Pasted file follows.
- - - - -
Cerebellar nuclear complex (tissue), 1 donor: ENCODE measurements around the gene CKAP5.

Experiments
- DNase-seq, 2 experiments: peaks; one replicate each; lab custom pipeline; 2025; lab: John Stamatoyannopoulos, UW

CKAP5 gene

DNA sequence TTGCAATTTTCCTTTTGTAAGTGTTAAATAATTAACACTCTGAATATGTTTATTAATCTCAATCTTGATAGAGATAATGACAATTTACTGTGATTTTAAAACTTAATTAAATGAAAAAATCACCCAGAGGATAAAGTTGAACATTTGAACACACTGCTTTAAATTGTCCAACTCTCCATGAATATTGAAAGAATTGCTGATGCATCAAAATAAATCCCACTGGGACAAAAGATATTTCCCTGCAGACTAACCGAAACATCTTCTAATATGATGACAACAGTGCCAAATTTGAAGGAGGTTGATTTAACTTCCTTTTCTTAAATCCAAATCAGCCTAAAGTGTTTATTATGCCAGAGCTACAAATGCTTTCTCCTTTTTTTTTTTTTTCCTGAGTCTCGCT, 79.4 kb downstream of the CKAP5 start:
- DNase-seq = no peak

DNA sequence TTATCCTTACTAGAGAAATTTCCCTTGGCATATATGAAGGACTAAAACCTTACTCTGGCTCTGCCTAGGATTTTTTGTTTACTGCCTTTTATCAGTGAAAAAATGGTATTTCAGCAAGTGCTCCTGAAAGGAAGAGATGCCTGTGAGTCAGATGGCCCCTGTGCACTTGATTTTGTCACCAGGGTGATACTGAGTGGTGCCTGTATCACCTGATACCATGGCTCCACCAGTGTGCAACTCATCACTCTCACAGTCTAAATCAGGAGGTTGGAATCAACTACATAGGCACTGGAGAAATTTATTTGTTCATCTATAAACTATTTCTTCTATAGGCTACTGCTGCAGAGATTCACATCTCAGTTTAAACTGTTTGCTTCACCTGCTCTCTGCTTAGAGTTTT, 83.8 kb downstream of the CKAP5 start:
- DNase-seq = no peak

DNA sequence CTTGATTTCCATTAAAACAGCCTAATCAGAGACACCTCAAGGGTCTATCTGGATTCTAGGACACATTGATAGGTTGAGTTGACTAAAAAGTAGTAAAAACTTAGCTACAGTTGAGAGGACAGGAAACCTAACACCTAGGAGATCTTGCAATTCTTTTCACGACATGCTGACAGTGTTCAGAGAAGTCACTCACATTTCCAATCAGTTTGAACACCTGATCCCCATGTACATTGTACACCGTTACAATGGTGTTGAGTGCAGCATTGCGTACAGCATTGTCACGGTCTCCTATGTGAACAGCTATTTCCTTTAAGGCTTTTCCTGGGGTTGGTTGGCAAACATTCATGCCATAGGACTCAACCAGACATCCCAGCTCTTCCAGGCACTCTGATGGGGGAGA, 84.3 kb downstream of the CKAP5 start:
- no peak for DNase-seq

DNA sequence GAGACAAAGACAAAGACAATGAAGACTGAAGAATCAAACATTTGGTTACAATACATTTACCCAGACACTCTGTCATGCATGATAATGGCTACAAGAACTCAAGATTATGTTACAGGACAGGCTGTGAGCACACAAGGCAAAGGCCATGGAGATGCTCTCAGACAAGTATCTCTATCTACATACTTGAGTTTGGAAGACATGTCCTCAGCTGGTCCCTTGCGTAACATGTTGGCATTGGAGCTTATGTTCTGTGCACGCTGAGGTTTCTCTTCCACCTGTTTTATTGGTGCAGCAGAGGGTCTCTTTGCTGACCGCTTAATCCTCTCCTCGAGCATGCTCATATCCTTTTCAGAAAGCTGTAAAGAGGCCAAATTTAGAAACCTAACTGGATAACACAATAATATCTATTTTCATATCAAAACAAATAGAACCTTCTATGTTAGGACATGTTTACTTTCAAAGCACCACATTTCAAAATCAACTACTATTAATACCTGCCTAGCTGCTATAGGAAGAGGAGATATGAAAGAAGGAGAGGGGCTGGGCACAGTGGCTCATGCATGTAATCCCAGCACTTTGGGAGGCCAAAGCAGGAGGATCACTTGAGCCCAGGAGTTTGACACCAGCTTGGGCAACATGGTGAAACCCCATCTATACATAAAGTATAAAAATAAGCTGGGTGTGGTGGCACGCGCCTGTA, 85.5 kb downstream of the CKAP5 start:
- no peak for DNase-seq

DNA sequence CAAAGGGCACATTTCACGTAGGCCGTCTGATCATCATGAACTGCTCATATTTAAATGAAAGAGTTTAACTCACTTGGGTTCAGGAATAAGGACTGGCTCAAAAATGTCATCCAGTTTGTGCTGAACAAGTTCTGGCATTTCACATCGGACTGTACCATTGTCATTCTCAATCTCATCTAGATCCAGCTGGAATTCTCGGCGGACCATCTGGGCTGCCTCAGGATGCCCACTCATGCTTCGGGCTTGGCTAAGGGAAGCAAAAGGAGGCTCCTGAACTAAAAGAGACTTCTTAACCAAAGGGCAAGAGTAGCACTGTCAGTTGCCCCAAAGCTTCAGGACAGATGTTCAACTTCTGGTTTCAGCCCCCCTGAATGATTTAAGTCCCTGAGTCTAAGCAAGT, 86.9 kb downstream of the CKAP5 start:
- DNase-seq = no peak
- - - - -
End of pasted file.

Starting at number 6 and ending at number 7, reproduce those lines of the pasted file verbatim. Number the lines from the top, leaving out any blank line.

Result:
- DNase-seq = no peak

DNA sequence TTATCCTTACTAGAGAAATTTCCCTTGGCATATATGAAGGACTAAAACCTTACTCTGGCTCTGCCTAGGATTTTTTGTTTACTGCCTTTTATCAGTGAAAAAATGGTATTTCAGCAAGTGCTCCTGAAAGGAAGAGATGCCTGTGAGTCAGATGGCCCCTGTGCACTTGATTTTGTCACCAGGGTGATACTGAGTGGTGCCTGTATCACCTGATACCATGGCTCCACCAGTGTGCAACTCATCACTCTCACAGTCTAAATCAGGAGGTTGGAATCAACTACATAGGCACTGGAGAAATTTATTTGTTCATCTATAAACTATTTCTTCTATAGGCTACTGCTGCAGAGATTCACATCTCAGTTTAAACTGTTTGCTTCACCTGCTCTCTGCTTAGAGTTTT, 83.8 kb downstream of the CKAP5 start: